Income disparities in access to cancer management play out across the care spectrum and have an ongoing impact on patient survival. This is demonstrated by the persistently delayed uptake of novel cancer treatments among, for example, poorer women with breast cancer or men with rectal cancer. While the resulting deprivation gap in survival for individuals with breast cancer appears to have narrowed in recent decades, it has continued to increase for recall cancer patients, with no sign of reducing.11
Social support is a crucial aspect of cancer care, from screening to survivorship or end-of-life care. It includes patient mobility, helps with practical tasks and attending medical appointments, as well as personal care, looking after children and other dependents and patients’ emotional needs.12
All of this can have a substantial impact on cancer outcomes, particularly among certain age groups and ethnicities. The social support needs of patients may also correlate with income levels and deprivation, as well as geographic factors such as rural versus urban areas. With many of these patients already experiencing inequalities, addressing their social support needs becomes all the more important.
There are a number of ways that the myriad inequalities faced by cancer patients can be addressed. These include earlier cancer detection and better access to treatment through the improved affordability of medicines and devices, and through linking to treatment optimisation networks. There also needs to be improved access to innovation and to digitalisation of healthcare.
While there have been several initiatives to tackle inequalities at a European level in recent years, the upcoming EU Cancer Plan offers a unique opportunity to place these at the heart of the agenda.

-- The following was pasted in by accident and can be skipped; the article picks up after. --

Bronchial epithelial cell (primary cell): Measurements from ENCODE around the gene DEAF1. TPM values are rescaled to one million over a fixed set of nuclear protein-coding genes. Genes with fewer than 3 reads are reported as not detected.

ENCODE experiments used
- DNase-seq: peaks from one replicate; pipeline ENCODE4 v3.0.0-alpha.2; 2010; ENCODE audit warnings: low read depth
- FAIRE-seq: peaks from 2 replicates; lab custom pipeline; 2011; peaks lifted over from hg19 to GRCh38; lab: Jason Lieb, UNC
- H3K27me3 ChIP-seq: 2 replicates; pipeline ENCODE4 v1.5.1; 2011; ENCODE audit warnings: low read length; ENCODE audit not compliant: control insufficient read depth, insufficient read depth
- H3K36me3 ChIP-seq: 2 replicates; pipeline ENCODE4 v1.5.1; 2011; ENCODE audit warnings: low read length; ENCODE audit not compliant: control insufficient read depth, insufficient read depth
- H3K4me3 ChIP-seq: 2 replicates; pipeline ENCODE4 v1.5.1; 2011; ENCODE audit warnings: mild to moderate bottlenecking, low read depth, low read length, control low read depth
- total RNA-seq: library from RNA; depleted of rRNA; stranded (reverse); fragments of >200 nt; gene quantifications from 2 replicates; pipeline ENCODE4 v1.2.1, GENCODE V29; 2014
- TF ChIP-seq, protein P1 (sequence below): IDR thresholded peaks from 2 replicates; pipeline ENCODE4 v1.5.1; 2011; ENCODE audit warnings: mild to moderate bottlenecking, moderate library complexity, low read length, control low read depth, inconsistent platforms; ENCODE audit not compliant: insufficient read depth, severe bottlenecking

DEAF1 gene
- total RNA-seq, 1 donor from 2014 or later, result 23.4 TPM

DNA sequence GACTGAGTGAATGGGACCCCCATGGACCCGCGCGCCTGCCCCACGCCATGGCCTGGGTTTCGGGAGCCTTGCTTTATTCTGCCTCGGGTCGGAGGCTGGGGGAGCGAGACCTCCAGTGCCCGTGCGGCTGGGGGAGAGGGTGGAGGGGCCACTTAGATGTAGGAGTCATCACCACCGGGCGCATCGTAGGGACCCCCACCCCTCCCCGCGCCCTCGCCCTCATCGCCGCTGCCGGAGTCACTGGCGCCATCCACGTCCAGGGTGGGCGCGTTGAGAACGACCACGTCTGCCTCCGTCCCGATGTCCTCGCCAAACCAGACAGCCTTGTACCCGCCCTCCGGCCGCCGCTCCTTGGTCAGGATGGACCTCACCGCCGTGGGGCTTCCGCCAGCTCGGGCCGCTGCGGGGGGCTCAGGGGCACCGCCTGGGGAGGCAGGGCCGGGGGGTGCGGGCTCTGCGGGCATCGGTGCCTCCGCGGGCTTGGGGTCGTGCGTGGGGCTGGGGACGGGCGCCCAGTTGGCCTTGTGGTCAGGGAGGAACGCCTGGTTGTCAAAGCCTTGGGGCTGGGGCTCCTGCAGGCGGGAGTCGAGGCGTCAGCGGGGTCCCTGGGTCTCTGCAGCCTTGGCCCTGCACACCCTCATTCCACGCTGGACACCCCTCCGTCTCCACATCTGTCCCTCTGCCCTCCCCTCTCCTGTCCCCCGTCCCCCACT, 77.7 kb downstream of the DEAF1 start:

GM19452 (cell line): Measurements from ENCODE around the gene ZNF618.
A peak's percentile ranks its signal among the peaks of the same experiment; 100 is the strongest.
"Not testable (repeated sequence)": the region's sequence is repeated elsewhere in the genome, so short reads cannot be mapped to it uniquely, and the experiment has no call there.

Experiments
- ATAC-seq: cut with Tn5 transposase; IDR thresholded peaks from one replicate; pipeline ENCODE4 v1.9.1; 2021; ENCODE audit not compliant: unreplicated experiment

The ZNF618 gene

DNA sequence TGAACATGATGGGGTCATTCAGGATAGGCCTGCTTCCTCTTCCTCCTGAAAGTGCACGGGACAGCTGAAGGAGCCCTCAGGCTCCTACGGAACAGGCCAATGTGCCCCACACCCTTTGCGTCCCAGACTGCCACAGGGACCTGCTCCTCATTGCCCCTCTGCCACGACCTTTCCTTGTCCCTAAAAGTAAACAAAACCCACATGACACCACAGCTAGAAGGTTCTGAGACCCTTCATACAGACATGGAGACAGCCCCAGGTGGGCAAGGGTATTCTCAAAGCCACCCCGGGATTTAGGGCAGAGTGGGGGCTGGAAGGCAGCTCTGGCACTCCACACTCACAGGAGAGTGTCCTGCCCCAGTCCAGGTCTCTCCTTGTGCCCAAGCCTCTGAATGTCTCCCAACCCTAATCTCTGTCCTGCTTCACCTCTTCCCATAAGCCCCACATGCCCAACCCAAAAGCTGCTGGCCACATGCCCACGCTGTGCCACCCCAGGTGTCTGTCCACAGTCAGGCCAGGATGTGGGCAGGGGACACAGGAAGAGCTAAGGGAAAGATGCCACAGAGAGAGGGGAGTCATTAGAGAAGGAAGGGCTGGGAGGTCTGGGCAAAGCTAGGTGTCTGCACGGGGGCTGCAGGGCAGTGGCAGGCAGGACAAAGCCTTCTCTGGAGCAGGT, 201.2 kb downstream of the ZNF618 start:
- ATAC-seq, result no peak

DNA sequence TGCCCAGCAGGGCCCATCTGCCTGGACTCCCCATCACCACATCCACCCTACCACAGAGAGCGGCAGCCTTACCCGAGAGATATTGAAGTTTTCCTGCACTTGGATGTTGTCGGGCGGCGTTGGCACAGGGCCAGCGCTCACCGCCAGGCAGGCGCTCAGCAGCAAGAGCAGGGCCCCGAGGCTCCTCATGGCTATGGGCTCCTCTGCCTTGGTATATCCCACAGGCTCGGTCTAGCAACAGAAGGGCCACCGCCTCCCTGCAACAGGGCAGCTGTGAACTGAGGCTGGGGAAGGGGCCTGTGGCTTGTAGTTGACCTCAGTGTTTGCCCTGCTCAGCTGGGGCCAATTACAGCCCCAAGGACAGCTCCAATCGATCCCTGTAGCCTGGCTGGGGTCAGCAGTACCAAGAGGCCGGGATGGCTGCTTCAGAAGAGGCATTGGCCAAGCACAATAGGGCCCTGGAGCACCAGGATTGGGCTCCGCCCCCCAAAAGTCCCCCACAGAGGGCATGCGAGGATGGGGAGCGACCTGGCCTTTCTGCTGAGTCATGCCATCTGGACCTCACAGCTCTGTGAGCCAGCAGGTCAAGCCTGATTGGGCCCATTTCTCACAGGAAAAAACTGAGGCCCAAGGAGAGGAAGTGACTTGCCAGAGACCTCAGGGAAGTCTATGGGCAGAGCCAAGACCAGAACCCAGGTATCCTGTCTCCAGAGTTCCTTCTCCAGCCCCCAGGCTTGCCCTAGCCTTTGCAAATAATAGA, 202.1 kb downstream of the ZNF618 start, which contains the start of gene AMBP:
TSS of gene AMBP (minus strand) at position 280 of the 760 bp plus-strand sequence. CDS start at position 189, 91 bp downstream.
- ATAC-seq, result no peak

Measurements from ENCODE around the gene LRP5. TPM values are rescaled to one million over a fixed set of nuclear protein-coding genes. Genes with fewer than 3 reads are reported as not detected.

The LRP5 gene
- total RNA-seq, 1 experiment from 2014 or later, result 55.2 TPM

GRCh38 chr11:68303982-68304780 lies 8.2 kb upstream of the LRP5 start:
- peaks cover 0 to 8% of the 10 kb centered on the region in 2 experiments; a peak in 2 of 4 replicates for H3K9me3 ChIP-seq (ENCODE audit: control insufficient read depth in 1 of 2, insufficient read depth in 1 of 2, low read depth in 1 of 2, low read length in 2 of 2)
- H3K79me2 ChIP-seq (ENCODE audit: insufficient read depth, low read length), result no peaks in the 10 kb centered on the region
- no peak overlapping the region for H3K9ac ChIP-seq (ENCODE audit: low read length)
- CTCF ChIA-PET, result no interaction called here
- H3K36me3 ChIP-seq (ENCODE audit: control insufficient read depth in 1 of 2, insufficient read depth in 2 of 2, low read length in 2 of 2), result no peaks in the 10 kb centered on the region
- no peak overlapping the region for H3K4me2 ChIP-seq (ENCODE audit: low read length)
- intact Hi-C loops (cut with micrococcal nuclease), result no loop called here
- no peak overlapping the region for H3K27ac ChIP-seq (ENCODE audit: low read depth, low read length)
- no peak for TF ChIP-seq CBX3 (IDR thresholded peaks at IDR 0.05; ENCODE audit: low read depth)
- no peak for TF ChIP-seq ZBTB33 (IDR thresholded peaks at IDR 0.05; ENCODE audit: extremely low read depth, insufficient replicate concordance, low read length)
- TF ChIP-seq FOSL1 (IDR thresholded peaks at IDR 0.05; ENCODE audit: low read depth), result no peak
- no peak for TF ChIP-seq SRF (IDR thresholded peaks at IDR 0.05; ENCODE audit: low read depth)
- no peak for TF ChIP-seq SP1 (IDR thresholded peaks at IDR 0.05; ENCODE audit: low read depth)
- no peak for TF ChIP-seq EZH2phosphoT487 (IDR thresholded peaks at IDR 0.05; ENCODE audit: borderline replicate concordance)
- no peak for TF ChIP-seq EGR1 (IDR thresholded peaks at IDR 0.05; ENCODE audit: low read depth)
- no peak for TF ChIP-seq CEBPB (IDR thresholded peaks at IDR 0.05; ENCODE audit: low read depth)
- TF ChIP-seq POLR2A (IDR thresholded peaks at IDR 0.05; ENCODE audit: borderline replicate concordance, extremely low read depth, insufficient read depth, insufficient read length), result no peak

Change needs to happen not just on a regional level, however, but also within countries and between centres, and this is where every healthcare professional involved in cancer care can make a difference.
1. Cancer Today. International Agency for Cancer Research. https://gco.iarc.fr/today/home (accessed Sept 30, 2020).
2. Islami F, Siegel RL, Jemal A. The changing landscape of cancer in the USA - opportunities for advancing prevention and treatment. Nat Rev Clin Oncol 2020; 17: 631–649. doi: 10.1038/s41571-020-0378-y
3. Johnson HC, Lafferty EI, Eggo RM et al. Effect of HPV vaccination and cervical cancer screening in England by ethnicity: a modelling study. Lancet Public Health 2018; 3: e44–e51. doi: 10.1016/S2468-2667(17)30238-4
4. White A, Ironmonger L, Steele RJC et al. A review of sex-related differences in colorectal cancer incidence, screening uptake, routes to diagnosis, cancer stage and survival in the UK. BMC Cancer 2018; 18: 906. doi: 10.1186/s12885-018-4786-7
5. Cathcart-Rake EJ. Cancer in Sexual and Gender Minority Patients: Are We Addressing Their Needs. Curr Oncol Rep 2018; 20: 85. doi: 10.1007/ s11912-018-0737-3
6. National LGBT Survey: Research report. Government Equalities Office. https://www.gov.uk/ government/publications/national-lgbt-survey- summary-report (accessed Sept 30, 2020).
7. Berner AM, Hughes DJ, Tharmalingam H et al. 1614P. LGBTQ+ cancer patients: Are UK oncologists being supported to develop essential knowledge, attitudes and behaviours to provide quality care? ESMO Virtual Congress 2020: Presented September 19, 2020.
8. Sakellariou D, Anstey S, Gaze S et al. Barriers to accessing cancer services for adults with physical disabilities in England and Wales: an interview-based study. BMJ Open 2019; 9: e027555. doi: 10.1136/ bmjopen-2018-027555
9. Floud S, Barnes I, Verfürden M et al. Disability and participation in breast and bowel cancer screening in England: a large prospective study. Br J Cancer 2017; 117: 1711–1714. doi: 10.1038/bjc.2017.331
10. Lastrucci V, Lorini C, Caini S et al. Health literacy as a mediator of the relationship between socioeconomic status and health: A cross-sectional study in a population-based sample in Florence. PLoS ONE 2019; 14: e0227007. doi: 10.1371/journal. pone.0227007
11. Lyratzopoulos G, Barbiere JM, Rachet B et al. Changes over time in socioeconomic inequalities in breast and rectal cancer survival in England and Wales during a 32-year period (1973-2004): the potential role of health care. Ann Oncol 2011; 22: 1661–1666. doi: 10.1093/annonc/mdq647
12. Hidden at Home. Macmillan Cancer Support. https://www.macmillan.org.uk/documents/getinvolved/campaigns/carers/hidden-at-home.pdf (accessed Sept 30, 2020).